Breck Road, Poulton-le-Fylde FY6 7HT
An early twentieth-century church by Pugin & Pugin, with fairly strong architectural character. It is little altered, retaining interior fixtures, fittings and essential layout.
The original or early chapel and priest’s house survive just north of the church, dated 1813. Subsequent development of the site seems to have included the erection of the social club and parish rooms which have an abraded inscription suggesting they were originally a school. The lych gate is in the same slightly florid polychromatic style typical of the later nineteenth century. The land was given by the Fitzherbert-Brockholes of Claughton, and the church was built at the expense of Canon Vaughan (who also built Holy Family at Blackpool). The church was built by Pugin & Pugin, architects and cost £4,000. The present school lies to the southwest of the church and probably dates from the mid-1960s. The design, with a central hall with hyperbolic paraboloid roof is of local note.
Of rock-faced red Runcorn sandstone, giving a rugged look. The church has a stronger and more sculptural appearance than some others by the same firm, giving it presence. In stripped Romanesque style, it has aisles and shallow gabled transepts, with a presbytery attached at the southeast side. The west front is strongly articulated by buttresses which frame the principal architectural elements and which start to die into the wall at the top as they rise to a bellcote. This motif is one typical of the later Pugin practices. There is a canopied niche with a statue over the door and a Latin inscription in an ashlar frieze which runs beneath.
Inside there is a timber lobby, a stair to the gallery, north side, and a former baptistery, south side. The aisles are expressed only in the panelled and timbered roof which rises over the nave, there are no arcades. At the west end the organ gallery has a canted balustraded pitch-pine front which projects forward of the west arch and is supported by posts with braces. The east end is framed in three arches; chapels of Our Lady (south) and St Joseph (north) on each side of the chancel. There is a continuous altar rail. The chapels have elaborate reredoses and altars of green marble and painted stone with statues in aedicules and paintings on gold ground. In the chancel the reredos is more elaborate, though in the same vein. All are by Boulton of Cheltenham.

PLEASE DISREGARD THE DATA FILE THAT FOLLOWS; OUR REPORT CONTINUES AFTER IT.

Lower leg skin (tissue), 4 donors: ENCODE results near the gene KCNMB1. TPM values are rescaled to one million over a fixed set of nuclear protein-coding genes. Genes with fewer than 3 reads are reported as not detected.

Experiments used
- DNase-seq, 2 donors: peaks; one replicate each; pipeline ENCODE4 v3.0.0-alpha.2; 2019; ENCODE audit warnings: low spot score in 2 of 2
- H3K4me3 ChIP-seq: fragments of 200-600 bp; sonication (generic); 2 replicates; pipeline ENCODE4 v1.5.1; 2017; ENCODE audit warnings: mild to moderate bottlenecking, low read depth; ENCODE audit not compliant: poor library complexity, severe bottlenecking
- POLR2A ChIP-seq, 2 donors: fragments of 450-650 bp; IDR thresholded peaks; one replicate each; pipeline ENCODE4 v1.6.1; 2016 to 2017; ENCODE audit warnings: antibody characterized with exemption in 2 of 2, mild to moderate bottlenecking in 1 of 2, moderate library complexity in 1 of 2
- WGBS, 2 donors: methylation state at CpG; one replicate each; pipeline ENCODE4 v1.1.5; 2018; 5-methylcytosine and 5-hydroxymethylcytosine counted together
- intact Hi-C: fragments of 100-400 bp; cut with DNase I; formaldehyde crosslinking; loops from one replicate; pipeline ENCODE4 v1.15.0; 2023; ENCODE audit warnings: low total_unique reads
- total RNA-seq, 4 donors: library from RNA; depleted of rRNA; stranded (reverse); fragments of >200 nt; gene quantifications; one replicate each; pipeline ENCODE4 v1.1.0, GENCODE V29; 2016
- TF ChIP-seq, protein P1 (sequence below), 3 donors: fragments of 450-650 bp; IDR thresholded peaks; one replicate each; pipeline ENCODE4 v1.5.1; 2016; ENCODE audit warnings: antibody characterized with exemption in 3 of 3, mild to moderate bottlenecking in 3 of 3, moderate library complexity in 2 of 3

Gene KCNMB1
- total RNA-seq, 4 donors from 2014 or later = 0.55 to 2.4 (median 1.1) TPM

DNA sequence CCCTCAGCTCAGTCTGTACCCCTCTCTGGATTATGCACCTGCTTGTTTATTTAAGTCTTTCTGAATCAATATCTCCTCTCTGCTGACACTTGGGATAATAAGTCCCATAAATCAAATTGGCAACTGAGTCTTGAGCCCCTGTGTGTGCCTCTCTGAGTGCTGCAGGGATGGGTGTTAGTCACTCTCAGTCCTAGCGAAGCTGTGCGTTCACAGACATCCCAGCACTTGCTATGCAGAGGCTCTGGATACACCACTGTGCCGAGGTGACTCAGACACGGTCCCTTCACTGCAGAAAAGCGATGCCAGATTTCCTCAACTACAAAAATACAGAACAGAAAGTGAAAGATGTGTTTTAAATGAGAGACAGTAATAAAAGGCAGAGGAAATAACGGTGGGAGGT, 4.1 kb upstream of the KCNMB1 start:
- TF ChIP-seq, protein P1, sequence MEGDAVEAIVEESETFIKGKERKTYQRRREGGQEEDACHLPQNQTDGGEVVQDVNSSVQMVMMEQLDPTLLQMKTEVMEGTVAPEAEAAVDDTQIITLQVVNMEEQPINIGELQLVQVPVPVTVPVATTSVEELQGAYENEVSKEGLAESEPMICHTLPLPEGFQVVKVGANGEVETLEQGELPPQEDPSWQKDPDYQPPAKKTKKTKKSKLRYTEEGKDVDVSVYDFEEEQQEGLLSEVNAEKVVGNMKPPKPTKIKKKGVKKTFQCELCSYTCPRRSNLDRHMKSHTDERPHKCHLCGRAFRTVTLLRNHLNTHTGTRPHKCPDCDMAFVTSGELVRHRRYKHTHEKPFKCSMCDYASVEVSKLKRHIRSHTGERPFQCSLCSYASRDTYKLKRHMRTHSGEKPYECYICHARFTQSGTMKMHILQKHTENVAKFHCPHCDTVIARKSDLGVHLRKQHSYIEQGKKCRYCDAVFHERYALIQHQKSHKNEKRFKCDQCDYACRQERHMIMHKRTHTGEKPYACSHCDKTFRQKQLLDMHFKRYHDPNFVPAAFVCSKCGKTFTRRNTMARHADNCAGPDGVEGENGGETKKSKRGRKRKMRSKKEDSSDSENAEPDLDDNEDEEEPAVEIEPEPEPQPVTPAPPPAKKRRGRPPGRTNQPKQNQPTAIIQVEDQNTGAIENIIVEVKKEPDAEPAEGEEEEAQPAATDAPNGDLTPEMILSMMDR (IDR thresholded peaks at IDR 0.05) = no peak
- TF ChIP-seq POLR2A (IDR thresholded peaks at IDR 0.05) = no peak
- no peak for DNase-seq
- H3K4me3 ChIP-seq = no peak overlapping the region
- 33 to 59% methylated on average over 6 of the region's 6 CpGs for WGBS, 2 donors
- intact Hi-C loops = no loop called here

There is a forward altar within the chancel, of late twentieth century date. The south transept has confessionals and the entrance to the presbytery. The pitch-pine bench seating appears to be original.
Ancillary buildings: Attached presbytery, contemporary with church. Chapel and Presbytery dated 1813 north of present church, listed Grade II. Social club and parish rooms, probably former school, c. 1860-70, northwest of church. Lych gate, c. 1860-70. Primary school, c. 1963.
Entry amended by AHP 20.12.2020
List description (former chapel and priest’s house)
Former Roman Catholic chapel and attached priest’s house, dated 1813. Brick now rendered slate roof. A rectangular range under one roof hipped at both ends, the chapel of 3 bays and one storey occupying the northern two-thirds of the range; entrance at north end now concealed by unsympathetic brick porch; datestone above inscribed “I have loved, O Lord, the beauty of thy house, and the place where they Glory dwelleth. AD 1813”, flanked by 2 semicircular “eye” windows; 3 tall round-headed windows of 2 lights with wooden Y-tracery in each side wall. Interior now partitioned across the middle. Presbytery 2 storeys, originally of 3 symmetrical bays with sashed windows, now partially concealed by ground floor lean-to across door and right window. Though altered, this building retains the form of a pre-Emancipation chapel.
Listing NGR: SD3530940017
Architect: Pugin & Pugin
Original Date: 1912
Conservation Area: No
Listed Grade: Not Listed